Molar changes can occur at any site of an ectopic pregnancy. Intramural partial molar ectopic pregnancy is among the rarest sites of molar changes and consequently not often considered as a diagnostic possibility. The condition remains unknown to many clinicians and sonographers. Due to the adverse outcome that can occur, it is vital that it should be diagnosed as early as possible. It may mimic intramural myoma and seriously threaten maternal life. The diagnosis and treatment of this unusual site molar ectopic pregnancy present a clinical challenge. With the ever-increasing use of high-resolution ultrasound (USG) scanning, early diagnosis of the condition is now possible, provided that the condition is thought of.


  Case Report Top


A 44-year-old female was presented with lower abdominal pain and bleeding per vaginum and amenorrhea. Vaginal examination revealed enlarged uterus and slightly tender on movement. Transabdominal USG showed multiple enlarged uterus intramural fibroids and a large submucosal fibroid projecting into the endometrial cavity.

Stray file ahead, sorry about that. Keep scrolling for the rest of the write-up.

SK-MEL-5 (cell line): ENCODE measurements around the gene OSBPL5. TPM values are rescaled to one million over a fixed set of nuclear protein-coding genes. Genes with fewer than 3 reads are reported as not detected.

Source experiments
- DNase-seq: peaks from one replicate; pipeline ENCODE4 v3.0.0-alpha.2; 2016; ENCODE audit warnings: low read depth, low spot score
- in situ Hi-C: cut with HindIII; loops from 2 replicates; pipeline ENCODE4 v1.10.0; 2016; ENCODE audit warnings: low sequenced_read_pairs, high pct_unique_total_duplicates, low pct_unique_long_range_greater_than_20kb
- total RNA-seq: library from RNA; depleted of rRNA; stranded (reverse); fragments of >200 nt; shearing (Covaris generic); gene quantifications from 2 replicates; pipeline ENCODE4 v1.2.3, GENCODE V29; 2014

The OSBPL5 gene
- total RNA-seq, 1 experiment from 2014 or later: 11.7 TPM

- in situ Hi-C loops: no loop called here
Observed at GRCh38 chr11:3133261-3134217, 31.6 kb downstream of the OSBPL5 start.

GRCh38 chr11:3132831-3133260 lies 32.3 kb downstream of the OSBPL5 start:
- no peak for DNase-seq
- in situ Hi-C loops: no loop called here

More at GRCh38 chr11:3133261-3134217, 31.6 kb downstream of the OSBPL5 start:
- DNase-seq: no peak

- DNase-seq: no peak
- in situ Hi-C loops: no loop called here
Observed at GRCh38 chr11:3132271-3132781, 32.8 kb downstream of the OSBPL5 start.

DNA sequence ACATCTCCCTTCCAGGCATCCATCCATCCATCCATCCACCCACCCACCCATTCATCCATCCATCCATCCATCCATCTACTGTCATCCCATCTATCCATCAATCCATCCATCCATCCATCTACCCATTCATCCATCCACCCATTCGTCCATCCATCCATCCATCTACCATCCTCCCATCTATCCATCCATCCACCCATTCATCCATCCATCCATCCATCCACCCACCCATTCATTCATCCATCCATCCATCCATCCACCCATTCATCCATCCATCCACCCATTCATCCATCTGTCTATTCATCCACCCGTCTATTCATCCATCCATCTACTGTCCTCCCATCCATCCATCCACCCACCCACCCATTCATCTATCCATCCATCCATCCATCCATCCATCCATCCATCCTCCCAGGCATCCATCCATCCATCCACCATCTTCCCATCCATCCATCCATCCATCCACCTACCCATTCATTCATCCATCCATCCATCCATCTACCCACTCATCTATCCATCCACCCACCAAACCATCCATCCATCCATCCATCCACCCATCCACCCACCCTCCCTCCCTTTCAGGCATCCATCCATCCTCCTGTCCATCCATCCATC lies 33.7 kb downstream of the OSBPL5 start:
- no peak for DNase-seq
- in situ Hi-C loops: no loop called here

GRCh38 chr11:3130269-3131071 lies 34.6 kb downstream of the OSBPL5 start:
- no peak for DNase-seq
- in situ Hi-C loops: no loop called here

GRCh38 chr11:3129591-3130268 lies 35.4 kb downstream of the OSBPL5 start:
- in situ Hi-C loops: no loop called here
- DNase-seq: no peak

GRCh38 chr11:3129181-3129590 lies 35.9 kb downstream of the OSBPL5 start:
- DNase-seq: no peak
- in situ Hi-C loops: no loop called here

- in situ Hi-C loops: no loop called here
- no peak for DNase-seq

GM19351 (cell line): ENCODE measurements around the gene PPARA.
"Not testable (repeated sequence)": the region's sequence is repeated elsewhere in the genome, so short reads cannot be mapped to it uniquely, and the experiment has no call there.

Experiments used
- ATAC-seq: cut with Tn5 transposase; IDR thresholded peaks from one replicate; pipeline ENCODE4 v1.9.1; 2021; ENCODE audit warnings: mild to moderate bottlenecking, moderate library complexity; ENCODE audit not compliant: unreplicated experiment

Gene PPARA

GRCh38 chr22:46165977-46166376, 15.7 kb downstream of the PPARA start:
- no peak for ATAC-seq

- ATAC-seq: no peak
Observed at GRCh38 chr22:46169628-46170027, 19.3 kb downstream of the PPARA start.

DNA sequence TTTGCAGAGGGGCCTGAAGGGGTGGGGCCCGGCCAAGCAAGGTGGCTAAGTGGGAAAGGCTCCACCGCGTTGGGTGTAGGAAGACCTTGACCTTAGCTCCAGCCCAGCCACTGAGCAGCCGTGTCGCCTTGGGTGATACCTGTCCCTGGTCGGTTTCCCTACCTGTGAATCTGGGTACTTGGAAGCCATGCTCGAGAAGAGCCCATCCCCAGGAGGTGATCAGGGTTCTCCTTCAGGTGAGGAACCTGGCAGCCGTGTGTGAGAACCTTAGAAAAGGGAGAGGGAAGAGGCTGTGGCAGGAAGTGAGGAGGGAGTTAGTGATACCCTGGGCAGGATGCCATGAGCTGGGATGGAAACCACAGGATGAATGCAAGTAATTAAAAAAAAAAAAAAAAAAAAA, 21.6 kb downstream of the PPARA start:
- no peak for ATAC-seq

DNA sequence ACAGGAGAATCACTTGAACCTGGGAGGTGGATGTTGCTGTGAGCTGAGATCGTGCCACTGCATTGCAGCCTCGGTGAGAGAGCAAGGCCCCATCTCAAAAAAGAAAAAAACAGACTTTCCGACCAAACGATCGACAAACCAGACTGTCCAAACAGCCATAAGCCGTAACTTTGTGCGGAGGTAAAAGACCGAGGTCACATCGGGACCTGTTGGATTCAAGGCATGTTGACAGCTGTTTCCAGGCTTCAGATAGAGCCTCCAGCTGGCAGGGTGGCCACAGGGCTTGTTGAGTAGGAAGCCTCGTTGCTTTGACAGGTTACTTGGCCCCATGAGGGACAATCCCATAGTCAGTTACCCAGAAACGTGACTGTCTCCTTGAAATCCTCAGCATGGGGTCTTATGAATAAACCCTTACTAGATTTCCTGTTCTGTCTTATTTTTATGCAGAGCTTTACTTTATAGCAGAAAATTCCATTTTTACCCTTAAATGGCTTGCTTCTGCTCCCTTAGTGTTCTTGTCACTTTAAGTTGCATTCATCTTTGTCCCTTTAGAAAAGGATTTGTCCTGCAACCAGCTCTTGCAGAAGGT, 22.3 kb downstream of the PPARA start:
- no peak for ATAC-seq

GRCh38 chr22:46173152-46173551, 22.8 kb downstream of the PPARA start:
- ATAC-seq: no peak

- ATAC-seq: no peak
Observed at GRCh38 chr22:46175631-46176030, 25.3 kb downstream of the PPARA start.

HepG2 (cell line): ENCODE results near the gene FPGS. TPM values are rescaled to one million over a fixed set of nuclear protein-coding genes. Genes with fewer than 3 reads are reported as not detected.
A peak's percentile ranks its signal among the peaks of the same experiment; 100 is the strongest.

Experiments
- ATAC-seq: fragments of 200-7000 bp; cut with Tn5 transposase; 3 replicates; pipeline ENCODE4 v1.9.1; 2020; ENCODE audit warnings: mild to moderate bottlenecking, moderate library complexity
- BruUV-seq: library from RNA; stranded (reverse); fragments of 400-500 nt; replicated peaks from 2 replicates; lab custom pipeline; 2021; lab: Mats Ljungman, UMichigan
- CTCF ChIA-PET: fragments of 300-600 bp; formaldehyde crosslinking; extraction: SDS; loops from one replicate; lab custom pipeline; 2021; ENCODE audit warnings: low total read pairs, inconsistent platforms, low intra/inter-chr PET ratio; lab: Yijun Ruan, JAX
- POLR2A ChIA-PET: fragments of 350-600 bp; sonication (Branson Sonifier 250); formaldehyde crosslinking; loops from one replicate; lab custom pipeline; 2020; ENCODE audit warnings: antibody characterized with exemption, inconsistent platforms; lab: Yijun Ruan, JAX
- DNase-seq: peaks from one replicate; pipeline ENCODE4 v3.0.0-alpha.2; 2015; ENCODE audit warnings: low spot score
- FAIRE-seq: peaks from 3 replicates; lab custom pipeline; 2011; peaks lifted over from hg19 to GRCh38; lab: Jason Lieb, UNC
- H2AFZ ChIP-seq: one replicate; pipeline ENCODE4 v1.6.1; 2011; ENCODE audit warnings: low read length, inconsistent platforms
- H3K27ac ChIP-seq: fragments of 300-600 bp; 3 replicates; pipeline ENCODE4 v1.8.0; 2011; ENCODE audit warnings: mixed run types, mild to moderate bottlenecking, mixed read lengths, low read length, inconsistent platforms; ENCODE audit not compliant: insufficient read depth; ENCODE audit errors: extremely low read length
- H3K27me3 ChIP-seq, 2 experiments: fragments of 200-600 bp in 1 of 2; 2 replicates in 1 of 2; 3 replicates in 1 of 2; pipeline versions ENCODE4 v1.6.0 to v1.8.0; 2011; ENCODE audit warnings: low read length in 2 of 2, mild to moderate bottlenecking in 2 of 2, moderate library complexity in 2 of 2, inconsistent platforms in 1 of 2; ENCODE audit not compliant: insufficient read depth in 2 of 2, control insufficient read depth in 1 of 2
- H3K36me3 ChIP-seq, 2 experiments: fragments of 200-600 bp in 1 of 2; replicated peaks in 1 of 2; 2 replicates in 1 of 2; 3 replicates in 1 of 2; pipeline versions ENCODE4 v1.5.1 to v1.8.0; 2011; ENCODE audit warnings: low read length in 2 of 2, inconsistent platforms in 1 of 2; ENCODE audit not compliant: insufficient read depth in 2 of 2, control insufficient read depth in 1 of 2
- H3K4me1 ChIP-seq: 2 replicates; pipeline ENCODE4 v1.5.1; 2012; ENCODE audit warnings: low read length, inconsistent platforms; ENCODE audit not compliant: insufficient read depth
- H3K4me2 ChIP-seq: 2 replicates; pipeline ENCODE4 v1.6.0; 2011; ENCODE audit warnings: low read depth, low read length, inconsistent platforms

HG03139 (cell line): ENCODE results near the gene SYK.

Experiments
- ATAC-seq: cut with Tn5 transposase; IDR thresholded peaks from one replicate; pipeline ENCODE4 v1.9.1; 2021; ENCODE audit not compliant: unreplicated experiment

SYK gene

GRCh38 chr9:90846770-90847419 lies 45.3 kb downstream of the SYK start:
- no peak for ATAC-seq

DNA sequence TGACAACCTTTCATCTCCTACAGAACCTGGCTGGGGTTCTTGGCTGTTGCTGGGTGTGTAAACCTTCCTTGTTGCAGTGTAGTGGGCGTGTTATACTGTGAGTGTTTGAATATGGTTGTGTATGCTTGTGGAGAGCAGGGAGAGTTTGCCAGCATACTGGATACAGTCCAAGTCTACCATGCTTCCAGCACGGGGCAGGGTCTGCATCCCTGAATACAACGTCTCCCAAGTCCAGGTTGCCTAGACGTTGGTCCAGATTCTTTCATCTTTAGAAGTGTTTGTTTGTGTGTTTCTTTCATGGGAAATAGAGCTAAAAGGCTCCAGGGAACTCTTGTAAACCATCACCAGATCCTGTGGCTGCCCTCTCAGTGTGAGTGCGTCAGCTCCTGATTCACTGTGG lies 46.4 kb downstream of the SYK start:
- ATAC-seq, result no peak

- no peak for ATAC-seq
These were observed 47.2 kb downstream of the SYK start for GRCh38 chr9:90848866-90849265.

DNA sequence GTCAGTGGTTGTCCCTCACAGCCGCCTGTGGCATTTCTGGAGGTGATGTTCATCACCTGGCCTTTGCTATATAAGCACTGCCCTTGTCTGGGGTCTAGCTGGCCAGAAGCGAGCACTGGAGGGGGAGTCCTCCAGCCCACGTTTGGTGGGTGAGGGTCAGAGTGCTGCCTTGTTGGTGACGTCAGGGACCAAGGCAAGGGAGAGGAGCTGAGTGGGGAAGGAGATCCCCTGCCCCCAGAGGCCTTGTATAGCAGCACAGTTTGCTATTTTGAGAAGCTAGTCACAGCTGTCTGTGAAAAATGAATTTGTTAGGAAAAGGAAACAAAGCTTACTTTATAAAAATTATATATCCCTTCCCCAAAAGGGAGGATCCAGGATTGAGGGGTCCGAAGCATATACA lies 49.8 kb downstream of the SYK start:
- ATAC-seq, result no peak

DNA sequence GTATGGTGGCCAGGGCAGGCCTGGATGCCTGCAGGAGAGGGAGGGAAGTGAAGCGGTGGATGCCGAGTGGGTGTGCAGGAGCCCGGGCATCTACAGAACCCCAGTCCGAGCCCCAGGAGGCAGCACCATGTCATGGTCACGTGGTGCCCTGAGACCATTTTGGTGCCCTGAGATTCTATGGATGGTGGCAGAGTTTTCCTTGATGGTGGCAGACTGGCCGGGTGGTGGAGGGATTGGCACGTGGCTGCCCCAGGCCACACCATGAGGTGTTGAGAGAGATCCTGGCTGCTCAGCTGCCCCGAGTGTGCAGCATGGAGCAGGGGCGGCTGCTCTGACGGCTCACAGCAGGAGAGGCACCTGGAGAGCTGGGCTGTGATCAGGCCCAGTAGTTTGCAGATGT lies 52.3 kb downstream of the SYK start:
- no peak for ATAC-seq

We received subtotal hysterectomy specimen measuring 9.5 cm × 9.0 cm × 5.0 cm along with the right and left  Fallopian tube More Details segment. On cut opening, endometrial cavity was identified with thickened endometrium. A gestational sac measuring 3.5 cm in diameter with fetus measuring 2.5 cm × 1.0 × cm × 1.0 cm [Figure 1] along with enlarged edematous villi invading the myometrium was identified along the left intramural portion. Myometrium also revealed multiple submucosal, intramural, and subserosal solid, whorled nodule with focal trabeculated areas. Subsequent microscopic examination [Figure 2]a and [Figure 2]b confirmed the intramural molar ectopic pregnancy suggestive of partial hydatidiform mole with fetal parts and exaggerated placental site reaction involving the myometrium along with leiomyomatosis and adenomyosis. Endometrium revealed irregular dilated secretory glands with Arias–Stella reaction and decidualized stroma.